The urban and rural people who consume the “horchata” drink in the Loja province report wellbeing benefits, and believe that this herbal mixture infusion promotes a healthy digestion, improves memory, and acts as an hepatic anti-inflammatory and a diuretic. There is also genotoxic activity in some of its ingredients.[35][4]

Horchata as a flavor

An horchata-flavored doughnut

Horchata, as a flavor, makes appearances in ice cream, cookies, and other sweets, and other products such as RumChata, an alcoholic tribute to the beverage.[36] Some smoothie shops, cafés, and McDonald's in the U.S. have been experimenting with horchata-flavored frappes.[37]

See also


  1. Goldstein, Darra (4 July 2018). The Oxford Companion to Sugar and Sweets. Oxford University Press. ISBN 9780199313396 via Google Books.
  2. "Guatemala - Daily life and social customs | Britannica". Encyclopaedia Britannica. Retrieved 3 June 2022. horchata (cold milk mixed with rice, cocoa, and cinnamon)
  3. Farell, Oriol Sans (23 July 2015). The Milky Life: The Practical Guide on Lactose Intolerance. Editorial AMAT. ISBN 978-84-9735-805-7. Horchata milk, in its natural form, should not contain lactose because it is a vegetable drink made from tigernut, water and sugar. However, manufacturers often add lactose to it to improve the product, so please read the label carefully to find out the list of ingredients before you drink horchata milk.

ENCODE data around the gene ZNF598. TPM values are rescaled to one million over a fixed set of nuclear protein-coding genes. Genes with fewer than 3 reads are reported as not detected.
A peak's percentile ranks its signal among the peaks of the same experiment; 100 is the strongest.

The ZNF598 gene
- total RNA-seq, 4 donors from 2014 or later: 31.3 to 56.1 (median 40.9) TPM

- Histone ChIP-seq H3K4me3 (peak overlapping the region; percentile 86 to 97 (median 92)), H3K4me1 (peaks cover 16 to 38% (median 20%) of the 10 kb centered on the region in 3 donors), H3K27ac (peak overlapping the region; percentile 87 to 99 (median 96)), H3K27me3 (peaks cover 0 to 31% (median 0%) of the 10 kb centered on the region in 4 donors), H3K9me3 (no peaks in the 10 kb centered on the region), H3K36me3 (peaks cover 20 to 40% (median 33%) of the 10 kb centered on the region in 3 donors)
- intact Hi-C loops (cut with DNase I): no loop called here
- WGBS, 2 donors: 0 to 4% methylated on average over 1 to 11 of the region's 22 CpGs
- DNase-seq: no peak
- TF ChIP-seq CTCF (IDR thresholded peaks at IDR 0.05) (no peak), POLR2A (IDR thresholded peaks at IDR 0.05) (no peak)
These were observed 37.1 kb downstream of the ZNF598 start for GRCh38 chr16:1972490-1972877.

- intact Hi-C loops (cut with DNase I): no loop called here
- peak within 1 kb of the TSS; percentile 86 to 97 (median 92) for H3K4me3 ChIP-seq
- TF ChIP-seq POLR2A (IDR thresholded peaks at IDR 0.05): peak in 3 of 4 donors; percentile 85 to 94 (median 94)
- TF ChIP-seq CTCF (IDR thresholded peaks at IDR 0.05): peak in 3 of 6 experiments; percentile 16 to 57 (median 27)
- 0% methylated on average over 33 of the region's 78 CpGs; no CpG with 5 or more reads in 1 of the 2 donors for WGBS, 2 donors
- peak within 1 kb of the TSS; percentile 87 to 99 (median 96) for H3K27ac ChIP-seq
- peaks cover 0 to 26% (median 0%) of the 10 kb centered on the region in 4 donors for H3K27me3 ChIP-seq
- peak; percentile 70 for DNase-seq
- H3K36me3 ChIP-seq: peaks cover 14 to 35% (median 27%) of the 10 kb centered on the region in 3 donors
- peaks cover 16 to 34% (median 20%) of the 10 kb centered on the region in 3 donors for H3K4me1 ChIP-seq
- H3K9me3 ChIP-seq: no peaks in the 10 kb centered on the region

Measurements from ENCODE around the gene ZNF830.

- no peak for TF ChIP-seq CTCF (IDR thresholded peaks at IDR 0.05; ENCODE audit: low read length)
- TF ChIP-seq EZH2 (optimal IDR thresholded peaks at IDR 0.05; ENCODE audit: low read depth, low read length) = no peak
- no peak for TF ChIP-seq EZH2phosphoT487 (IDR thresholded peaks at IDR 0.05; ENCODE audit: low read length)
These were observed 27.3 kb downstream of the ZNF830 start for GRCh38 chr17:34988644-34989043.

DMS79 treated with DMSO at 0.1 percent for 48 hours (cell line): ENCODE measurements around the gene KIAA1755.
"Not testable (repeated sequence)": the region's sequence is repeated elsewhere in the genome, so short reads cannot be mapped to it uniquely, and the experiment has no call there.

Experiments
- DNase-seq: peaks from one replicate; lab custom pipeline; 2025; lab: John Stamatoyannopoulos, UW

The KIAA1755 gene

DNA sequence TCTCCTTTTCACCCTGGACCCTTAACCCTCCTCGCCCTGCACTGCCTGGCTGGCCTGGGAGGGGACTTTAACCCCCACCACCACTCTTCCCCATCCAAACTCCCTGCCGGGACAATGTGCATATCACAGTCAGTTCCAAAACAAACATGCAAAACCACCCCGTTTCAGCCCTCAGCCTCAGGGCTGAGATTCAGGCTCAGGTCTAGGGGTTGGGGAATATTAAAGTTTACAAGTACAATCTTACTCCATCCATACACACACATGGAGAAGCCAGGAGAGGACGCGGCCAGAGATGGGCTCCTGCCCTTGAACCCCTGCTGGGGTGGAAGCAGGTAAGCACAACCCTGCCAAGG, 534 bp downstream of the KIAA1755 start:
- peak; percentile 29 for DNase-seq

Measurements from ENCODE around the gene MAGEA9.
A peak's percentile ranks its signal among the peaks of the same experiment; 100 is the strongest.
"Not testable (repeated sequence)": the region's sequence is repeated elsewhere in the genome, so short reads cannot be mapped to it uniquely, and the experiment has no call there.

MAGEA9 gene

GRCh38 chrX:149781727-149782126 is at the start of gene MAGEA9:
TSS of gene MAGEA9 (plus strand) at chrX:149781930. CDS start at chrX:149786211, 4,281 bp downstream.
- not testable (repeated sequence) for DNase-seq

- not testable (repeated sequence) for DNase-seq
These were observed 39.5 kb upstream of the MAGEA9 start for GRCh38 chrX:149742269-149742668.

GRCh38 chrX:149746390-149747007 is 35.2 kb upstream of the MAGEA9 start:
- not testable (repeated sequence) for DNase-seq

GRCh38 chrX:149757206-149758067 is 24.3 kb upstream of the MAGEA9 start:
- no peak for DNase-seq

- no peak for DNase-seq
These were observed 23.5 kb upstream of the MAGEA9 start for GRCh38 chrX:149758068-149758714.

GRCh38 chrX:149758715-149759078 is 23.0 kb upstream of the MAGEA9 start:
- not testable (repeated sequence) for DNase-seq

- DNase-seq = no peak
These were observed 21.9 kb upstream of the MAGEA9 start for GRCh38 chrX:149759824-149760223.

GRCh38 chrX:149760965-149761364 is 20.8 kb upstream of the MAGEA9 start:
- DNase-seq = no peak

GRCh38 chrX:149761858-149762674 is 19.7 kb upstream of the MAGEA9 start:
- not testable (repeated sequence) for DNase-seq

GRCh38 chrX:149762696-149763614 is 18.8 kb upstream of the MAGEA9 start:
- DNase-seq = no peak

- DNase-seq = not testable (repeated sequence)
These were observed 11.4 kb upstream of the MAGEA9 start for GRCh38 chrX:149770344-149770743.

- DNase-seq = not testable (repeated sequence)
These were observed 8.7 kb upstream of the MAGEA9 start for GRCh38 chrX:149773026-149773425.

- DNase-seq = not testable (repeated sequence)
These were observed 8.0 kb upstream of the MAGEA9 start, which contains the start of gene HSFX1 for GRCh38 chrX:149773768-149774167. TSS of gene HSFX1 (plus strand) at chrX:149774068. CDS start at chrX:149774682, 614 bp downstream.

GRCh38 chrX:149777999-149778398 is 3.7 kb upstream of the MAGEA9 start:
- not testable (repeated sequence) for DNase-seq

4. Rios, Montserrat; Tinitana, Fani; Jarrín, Pablo; Donoso, Natalia; Romero-Benavides, Juan Carlos (9 March 2017). ""Horchata" drink in Southern Ecuador: medicinal plants and people's wellbeing". Journal of Ethnobiology and Ethnomedicine. 13 (1). article №18. doi:10.1186/s13002-017-0145-z. PMC 5345160. PMID 28279218.
  5. Lobscouse & Spotted Dog: Which It's a Gastronomic Companion to the Aubrey/Maturin Novels : Grossman, Anne Chotzinoff; Thomas, Lisa Grossman ISBN 0-393-04559-5
  6. Taseer, Aatish; Ruiz, Stefan (2021-11-11). "Tracing Mexico's Complicated Relationship With Rice". The New York Times. ISSN 0362-4331. Retrieved 2021-11-30.
  7. Clifford A. Wright, Mediterranean Vegetables, 2012, ISBN 1558325913, s.v. 'chufa'
  8. Cho, Susan; Almeida, Nelson (29 May 2012). Dietary Fiber and Health. CRC Press. ISBN 9781439899373 via Google Books.
  9. Grigson, Jane (1 January 1983). Jane Grigson's book of European cookery. Atheneum. ISBN 9780689113987 via Internet Archive. horchata (chufa OR tiger).
  10. Cho, Susan; Almeida, Nelson (29 May 2012). Dietary Fiber and Health. CRC Press. ISBN 9781439899298 via Google Books.
  11. Cheney, Dina (3 May 2016). The New Milks: 100-Plus Dairy-Free Recipes for Making and Cooking with Soy, Nut, Seed, Grain, and Coconut Milks. Simon and Schuster. ISBN 9781501103940 via Google Books.
  12. Gittleman, Ann Louise (19 May 2017). The New Fat Flush Foods. McGraw Hill Professional. ISBN 9781260012071 via Google Books.